Alabama Breaks Ground as First State Approved for Nitrogen Gas Executions

Alabama is set to make history as the first state to execute an inmate with nitrogen gas, following a federal judge’s denial of a request to stop the procedure. A top international human rights group deemed the method “alarming” and “inhuman.” 

US District Judge R. Austin Huffaker granted approval for the state to execute Kenneth Eugene Smith, 58, with a respirator-type face mask over his nose and mouth, replacing breathable air with nitrogen, leading to death from oxygen deprivation.

Smith survived a previous 2022 execution attempt by lethal injection, when the Alabama Department of Corrections halted it due to difficulties connecting intravenous lines. 

If the state proceeds, Smith will be the first in the nation to face execution by nitrogen gas. Although Alabama, Mississippi, and Oklahoma have authorized nitrogen hypoxia, none have implemented it to date.

Alabama Governor Kay Ivey set a January 25 execution date for Smith, despite theoretical risks of pain and suffering under the state’s execution protocol, as acknowledged by Judge Huffaker. Smith’s attorney, Robert Grass, plans to appeal, potentially taking the case to the U.S. Supreme Court.

The execution method involves placing a mask over the inmate’s nose and mouth, replacing breathing air with nitrogen, constituting 78% of the air humans inhale. 

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Alabama Addresses Execution Challenges with Protocol Changes

alabama-breaks-ground-first-state-approved-nitrogen-gas-executions
Alabama is set to make history as the first state to execute an inmate with nitrogen gas, following a federal judge’s denial of a request to stop the procedure.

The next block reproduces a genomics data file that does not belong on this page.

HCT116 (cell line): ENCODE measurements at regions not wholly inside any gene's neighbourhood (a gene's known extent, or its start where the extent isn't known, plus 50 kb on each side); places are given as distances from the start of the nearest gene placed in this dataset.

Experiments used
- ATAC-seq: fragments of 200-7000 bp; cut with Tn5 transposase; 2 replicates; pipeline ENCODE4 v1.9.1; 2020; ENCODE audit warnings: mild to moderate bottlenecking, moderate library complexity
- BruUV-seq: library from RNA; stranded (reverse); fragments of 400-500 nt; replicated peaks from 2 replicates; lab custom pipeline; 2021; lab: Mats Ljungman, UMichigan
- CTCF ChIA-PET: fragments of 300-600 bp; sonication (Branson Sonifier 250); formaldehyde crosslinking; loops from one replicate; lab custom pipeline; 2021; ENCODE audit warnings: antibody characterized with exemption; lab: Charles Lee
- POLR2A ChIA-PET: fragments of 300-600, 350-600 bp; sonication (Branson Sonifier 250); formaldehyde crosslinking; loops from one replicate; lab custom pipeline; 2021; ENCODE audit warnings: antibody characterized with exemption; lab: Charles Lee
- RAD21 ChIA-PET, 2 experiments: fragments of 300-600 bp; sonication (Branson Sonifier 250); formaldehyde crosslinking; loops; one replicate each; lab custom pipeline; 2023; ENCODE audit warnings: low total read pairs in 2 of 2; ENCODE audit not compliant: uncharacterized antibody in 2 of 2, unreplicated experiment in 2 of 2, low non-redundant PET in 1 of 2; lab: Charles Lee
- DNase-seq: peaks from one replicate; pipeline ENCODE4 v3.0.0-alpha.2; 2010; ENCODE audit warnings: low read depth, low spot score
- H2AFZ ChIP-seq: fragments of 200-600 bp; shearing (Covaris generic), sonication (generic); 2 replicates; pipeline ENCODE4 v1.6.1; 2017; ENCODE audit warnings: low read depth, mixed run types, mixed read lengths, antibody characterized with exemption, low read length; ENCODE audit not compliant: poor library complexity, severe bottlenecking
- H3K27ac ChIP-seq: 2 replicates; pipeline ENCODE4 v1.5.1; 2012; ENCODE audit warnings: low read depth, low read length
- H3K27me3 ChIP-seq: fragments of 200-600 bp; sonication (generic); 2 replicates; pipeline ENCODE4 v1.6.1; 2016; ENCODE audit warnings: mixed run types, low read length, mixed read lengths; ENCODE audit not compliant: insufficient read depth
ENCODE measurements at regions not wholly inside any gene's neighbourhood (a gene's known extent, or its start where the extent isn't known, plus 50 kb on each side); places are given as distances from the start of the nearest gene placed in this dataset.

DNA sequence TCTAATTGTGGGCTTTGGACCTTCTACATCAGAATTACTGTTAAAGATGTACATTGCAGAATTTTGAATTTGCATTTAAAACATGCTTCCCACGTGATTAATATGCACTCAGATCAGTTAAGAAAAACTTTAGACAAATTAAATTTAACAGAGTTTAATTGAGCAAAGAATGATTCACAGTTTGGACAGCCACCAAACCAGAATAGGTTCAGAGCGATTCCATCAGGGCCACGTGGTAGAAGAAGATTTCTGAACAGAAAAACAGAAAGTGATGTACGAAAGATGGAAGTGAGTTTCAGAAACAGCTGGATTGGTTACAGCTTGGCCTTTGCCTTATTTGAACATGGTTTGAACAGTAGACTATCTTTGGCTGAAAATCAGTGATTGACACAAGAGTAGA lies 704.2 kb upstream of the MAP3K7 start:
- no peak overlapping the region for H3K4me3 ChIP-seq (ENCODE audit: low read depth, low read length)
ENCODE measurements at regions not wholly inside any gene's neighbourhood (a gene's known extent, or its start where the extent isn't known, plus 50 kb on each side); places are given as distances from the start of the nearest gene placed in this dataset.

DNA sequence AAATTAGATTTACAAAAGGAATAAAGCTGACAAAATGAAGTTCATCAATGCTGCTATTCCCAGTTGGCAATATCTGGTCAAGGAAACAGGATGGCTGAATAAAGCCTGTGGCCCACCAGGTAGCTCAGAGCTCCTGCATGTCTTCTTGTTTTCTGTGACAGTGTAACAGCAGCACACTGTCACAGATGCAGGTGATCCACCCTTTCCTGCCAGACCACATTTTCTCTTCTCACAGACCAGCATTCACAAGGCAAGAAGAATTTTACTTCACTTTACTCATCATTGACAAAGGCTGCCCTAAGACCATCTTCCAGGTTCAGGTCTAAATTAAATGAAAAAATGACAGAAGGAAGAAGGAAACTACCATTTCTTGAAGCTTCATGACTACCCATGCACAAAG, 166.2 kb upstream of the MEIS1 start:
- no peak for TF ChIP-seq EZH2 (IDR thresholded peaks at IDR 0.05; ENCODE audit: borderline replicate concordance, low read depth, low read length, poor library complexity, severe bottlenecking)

The Alabama Department of Corrections has disclosed limited details, with the proposed procedure administering nitrogen for 15 minutes or until a flatline indication on the EKG, whichever is longer.

Uncertainty surrounds whether condemned inmates will be sedated before the nitrogen gas administration. The United Nations expressed concern over the method, deeming it a potential violation of the prohibition on torture and cruel, inhuman, or degrading punishment.

Kenneth Eugene Smith, convicted in the 1988 murder-for-hire slaying of Elizabeth Sennett, faces execution. Alabama Attorney General Steve Marshall praised the decision, moving the state closer to holding Smith accountable for the crime. 

However, Smith’s spiritual adviser, Rev. Dr. Jeff Hood, condemned the judge’s decision, calling it a permission for the state to “suffocate its citizens.”

Alabama faced execution challenges in 2022, leading Governor Ivey to review the process. Protocol changes included extended execution time and the formation of a new execution team. 

The Department of Corrections remains tight-lipped about the team’s composition and execution compounds, despite testing the new protocols in the July 2022 execution of James Barber.

As Alabama stands on the brink of executing Kenneth Eugene Smith with nitrogen gas, questions about the ethics and humanity of capital punishment in the United States gain renewed emphasis.

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